A religious federation in Haiti called for dialogue as civil unrest and a general strike across Haiti continues Thursday in protest of the current government and the Petrocaribe corruption scandal that has gone unchecked.
It is the fourth consecutive day of action by citizens bringing the country to a near-standstill and resulting in multiple deaths.
Protests erupted Sunday in which police reported three people killed, although organizers said that number was higher, with 11 dead.
The death toll increased as the week’s crisis continued. A government vehicle ran over and killed six people in Port au Prince Wednesday, EFE reports.
In a statement, the Protestant Federation of Haiti (FPH) is urging the opposing sides to find a common strategy in order "to avoid once again the shame of foreign interference" and worsening consequences in the crisis that they say "could lead to the collapse of the nation-state."
Their request echoes a call by President Jovenel Moise for dialogue Wednesday. "The path of dialogue is what peace and development can achieve," Moise said.
An nou kiltive lespri Vètyè a. An nou rete kole youn ak lòt. An nou kowopere pou bati yon pi bon Ayiti kote chak Ayisyen ap viv pi byen. An nou kowopere menm jan ak zansèt nou yo nan Vètyè pou chak moun sou bout tè sa a ka viv tankou tout moun. pic.twitter.com/jaGaa6Gbvo— Président Jovenel Moïse (@moisejovenel) November 18, 2018
"Let's cultivate the Vatican's spirit," he said in a Tweet. "Let's stick to one another. Let's cooperate to build a better Haiti where every Haitian lives better. Let's cooperate with our elders at the Vatican so each person on the ends of this earth can be equal."
However, members of the political opposition demanded Moise’s resignation for failing to investigate corruption allegations against previous governments related to the management of PetroCaribe, a regional integration initiative created 13 years ago by former Venezuelan President Hugo Chavez.
The energy cooperation agreement between Venezuela and other Caribbean countries is a political initiative to facilitate Caribbean access to hydrocarbons skipping intermediation, market prices, and speculation.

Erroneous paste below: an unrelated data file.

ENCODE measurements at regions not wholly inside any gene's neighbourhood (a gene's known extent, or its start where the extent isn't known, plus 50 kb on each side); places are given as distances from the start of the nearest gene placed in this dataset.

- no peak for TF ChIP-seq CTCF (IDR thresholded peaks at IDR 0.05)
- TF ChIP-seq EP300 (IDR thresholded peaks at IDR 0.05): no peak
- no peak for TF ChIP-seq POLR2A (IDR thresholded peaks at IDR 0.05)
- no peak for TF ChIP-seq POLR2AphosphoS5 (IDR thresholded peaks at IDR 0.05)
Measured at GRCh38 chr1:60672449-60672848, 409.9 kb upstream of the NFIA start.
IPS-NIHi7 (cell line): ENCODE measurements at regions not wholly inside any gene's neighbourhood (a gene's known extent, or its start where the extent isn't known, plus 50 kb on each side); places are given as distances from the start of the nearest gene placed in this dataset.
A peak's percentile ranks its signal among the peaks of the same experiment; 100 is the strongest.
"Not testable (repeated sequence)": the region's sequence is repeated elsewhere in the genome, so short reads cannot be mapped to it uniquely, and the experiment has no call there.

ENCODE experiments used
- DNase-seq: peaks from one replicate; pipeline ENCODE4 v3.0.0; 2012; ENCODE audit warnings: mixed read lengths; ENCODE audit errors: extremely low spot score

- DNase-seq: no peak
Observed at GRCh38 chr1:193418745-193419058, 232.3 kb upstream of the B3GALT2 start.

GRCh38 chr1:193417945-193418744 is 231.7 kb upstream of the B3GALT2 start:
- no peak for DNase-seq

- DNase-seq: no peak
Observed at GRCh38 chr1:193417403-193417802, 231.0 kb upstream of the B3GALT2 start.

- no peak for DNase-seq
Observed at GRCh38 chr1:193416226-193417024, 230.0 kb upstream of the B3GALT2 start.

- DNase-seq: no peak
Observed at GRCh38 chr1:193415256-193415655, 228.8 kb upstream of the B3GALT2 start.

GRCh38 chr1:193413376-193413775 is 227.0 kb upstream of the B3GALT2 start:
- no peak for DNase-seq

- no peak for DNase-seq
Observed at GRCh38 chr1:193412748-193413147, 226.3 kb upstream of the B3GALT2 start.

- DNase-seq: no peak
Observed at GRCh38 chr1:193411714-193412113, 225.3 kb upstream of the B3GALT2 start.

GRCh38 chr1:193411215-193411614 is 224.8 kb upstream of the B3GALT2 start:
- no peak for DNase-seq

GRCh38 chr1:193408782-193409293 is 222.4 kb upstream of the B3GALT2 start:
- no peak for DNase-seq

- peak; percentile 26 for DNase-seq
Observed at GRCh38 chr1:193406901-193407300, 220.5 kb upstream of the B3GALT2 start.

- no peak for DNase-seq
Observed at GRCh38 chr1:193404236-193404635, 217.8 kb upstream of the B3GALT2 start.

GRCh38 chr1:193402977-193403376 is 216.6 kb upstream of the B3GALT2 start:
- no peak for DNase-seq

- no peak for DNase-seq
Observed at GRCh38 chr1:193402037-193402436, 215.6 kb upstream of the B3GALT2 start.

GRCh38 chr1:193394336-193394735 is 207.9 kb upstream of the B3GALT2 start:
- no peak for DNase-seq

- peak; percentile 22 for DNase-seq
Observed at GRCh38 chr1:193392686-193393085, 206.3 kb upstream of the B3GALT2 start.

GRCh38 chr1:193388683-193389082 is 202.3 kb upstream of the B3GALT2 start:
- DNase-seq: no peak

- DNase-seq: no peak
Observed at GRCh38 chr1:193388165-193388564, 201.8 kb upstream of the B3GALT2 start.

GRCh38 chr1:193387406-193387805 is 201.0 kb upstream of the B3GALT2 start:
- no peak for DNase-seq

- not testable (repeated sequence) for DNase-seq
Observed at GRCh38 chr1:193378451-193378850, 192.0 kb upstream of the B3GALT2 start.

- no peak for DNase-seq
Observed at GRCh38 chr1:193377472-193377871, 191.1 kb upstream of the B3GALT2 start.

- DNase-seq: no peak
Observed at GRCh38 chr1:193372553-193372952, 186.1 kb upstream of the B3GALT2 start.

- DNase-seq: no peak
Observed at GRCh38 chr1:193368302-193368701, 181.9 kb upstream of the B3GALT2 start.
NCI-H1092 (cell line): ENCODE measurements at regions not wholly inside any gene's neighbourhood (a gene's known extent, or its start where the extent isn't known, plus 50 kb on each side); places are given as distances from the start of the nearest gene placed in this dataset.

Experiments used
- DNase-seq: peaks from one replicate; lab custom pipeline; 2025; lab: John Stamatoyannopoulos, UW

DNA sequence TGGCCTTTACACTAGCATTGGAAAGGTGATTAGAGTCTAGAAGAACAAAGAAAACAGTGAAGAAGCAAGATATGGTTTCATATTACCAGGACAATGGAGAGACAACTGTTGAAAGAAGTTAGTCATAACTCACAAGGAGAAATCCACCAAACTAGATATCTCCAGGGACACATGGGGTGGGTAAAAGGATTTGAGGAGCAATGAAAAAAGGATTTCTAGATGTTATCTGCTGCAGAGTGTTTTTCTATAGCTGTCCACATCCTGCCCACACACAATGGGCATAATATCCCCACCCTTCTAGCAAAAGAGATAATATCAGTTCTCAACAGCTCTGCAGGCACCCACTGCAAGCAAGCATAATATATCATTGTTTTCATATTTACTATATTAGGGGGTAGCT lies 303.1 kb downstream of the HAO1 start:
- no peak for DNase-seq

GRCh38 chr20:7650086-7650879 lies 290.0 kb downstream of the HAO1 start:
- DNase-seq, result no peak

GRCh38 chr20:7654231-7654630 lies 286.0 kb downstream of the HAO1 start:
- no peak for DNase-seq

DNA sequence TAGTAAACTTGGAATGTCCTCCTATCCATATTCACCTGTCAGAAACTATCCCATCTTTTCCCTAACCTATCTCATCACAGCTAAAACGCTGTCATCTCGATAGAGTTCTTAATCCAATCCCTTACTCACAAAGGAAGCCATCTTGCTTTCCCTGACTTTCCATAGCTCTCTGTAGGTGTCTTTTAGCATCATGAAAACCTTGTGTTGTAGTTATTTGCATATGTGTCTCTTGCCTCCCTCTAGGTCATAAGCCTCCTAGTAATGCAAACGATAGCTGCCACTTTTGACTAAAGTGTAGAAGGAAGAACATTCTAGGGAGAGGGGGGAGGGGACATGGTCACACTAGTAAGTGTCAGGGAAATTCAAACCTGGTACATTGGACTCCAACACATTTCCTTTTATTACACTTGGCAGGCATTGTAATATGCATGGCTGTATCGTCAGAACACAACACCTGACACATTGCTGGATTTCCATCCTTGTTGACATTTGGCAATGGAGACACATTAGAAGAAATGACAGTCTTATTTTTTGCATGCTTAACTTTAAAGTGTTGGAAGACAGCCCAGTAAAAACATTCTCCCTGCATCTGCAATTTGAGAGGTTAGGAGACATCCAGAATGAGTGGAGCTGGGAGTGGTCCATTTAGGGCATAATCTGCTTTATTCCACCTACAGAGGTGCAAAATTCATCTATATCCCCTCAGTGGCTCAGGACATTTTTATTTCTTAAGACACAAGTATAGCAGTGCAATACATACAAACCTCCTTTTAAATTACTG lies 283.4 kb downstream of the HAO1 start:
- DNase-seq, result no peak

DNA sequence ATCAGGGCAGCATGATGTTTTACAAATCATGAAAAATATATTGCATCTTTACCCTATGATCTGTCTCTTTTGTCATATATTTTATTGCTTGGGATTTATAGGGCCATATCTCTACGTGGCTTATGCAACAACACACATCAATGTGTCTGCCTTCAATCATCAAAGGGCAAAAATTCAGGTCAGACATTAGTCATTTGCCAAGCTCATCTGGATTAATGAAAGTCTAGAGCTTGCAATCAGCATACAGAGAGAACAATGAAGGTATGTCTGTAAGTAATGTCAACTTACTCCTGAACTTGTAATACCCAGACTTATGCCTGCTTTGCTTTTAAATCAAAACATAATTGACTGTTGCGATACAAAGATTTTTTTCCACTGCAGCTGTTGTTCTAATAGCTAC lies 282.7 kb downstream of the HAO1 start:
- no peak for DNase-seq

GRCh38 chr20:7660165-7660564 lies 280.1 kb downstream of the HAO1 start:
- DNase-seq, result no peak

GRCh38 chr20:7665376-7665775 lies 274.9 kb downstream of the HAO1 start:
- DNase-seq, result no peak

Moise’s government has repeatedly expressed a commitment to investigate the alleged irregularities in the management of PetroCaribe funds from which more than US$2 billion were diverted, according to a Senate investigation. So far no one has been prosecuted.
Opposition leader, Andre Michel, is calling for further protests Friday in Petionville, a sector of the capital, Port au Prince. Michel told reporters that Moise "has no legitimacy or power, he is still here because the Haitian bourgeoisie continues to support him."
After clashes with police Sunday, opposition groups, such as the Democratic and Popular Sector coalition, called for a complete shutdown of work and institutions starting Monday.
In the Haitian capital Thursday, schools did not open, gas stations were closed, and public transport was paralyzed. This is partly because the price of gasoline has increased by more than 30 percent in recent days.
In recent months, Haiti, where more than 5 million people survive on less than US$2 per day, has been the scene of demonstrations and now a general strike. Protests began in July after an increase in fuel prices.
Since last August there have been more protests to demand that the government look into the allegedly fraudulent handling of PetroCaribe funds and prosecute those responsible.